One trip was to the Biosphere 2.  This is an American Earth system science research facility located in Oracle, Arizona. It is run by the University of Arizona. It was originally intended to house people inside to see if they can sustain living there. Biosphere 2 was only used twice for its original intended purposes as a closed-system experiment: once from 1991 to 1993, and the second time from March to September 1994. Both attempts, though heavily publicized, ran into problems including low amounts of food and oxygen. We did get to see it in 1994 when there were people living inside. It has changed a lot since we were there and was quite fascinating to explore.

Biosphere buildings


Biosphere buildings


Rain forest at Biosphere.



We took a trip to the the Arizona-Sonora Desert Museum in Tucson. It is a 98-acre zoo, aquarium, botanical garden, natural history museum, and art gallery founded in 1952. It was a nice place to walk around and view many animals and gardens along almost 2 miles of paths and 21 acres.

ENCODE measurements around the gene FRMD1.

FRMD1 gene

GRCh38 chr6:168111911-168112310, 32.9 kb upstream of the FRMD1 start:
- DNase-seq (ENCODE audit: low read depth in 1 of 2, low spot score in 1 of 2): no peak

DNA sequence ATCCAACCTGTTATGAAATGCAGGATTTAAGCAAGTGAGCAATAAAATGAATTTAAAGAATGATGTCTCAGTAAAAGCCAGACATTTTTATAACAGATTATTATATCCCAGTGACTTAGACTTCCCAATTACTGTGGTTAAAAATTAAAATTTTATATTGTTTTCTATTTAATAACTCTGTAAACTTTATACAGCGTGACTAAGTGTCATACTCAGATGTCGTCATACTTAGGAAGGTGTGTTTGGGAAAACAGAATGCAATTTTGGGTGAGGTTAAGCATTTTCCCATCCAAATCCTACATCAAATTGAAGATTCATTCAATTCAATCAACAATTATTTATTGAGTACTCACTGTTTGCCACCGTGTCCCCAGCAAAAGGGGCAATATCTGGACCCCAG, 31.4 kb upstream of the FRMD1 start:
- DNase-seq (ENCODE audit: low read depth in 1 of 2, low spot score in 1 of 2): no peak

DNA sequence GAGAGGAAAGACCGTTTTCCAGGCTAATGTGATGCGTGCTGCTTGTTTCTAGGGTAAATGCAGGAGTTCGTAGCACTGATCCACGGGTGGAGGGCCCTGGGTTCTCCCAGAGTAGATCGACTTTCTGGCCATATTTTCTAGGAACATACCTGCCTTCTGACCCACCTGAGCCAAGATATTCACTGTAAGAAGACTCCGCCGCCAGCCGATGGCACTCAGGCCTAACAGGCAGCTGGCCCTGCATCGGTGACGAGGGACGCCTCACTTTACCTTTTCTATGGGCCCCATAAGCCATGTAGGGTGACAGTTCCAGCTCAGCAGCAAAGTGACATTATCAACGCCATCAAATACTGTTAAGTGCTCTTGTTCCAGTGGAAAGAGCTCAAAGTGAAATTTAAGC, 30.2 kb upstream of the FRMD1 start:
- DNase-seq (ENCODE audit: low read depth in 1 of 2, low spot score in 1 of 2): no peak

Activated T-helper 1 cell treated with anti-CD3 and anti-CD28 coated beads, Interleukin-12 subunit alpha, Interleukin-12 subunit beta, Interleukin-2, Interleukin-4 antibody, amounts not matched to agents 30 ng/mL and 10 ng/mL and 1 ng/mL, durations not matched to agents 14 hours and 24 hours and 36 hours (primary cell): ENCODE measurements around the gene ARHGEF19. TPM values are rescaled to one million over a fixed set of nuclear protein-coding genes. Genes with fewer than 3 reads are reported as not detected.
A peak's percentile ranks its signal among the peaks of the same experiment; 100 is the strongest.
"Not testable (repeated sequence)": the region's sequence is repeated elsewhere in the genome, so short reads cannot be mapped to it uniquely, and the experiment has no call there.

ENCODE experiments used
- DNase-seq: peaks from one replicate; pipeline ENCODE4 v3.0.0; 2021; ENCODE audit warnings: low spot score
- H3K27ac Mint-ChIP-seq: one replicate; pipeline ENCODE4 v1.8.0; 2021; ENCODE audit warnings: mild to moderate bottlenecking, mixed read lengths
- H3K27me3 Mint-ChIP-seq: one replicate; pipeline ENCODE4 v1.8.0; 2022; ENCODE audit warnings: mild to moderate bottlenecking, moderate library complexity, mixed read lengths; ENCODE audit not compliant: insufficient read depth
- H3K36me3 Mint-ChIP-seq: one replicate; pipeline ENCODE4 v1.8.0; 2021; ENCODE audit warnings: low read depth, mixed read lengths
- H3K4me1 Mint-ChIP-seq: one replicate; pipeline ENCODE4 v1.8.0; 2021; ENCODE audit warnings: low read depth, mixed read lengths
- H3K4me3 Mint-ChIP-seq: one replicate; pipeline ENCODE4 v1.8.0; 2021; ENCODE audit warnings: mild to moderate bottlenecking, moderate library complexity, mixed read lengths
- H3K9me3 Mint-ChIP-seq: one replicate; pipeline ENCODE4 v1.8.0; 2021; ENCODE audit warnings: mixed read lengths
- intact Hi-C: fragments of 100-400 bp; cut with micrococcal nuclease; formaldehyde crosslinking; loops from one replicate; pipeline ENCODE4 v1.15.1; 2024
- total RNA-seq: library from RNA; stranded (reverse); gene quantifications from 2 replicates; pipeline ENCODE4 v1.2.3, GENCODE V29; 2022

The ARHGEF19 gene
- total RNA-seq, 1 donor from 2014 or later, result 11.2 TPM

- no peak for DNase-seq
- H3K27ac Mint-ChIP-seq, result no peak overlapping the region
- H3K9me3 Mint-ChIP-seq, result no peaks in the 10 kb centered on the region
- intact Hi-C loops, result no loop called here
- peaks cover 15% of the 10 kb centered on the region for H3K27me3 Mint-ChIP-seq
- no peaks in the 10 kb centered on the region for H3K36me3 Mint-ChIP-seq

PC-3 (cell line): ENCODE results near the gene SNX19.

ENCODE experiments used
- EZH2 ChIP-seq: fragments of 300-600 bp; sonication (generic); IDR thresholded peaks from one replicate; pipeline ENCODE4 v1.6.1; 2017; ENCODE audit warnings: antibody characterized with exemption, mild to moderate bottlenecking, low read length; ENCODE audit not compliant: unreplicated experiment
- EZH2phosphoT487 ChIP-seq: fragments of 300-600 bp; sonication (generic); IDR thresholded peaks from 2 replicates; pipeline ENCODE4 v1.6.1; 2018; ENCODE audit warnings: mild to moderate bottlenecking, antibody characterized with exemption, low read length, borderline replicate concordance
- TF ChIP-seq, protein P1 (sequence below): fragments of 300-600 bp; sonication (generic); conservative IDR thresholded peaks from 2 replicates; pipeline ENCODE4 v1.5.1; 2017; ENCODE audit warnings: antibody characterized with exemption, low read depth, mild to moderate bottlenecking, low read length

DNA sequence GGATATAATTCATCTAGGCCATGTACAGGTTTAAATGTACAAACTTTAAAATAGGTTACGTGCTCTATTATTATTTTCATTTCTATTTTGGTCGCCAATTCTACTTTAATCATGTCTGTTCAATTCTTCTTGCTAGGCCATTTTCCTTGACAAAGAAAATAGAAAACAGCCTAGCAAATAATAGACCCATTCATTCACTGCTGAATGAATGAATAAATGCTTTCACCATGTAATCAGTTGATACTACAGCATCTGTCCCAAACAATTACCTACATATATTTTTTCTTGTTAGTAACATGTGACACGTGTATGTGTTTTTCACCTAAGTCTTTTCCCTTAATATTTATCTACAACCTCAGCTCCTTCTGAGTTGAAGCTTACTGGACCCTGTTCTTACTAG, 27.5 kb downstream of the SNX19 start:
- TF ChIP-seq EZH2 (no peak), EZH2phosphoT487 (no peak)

John, Pam and Ron at Saquaro National Park.


Coyote lounging in the sun.


Javelina at Desert Museum. They are strange looking animals.


Pam showing how tall the cactus are.


Our next trip was to Old Tucson. Old Tucson is a movie studio and theme park near Saguaro National Park. This wasn’t one of our favorite places but again it was a nice day to walk around. It was originally built in 1939 for the movie Arizona. Little House on the Prairie was also shot there along with many other movies.


Stagecoach at Old Tucson.


John and Ron boarding the train.


Humorous gravestones at Old Tucson.


Another Gravestone


Sunset on the way back from Mesa, shot from the car.



So it was just another busy week in Arizona. Enjoyed our company and got to explore all at the same time.  Stay tuned for our next blog, “How we survived Picacho Peak.”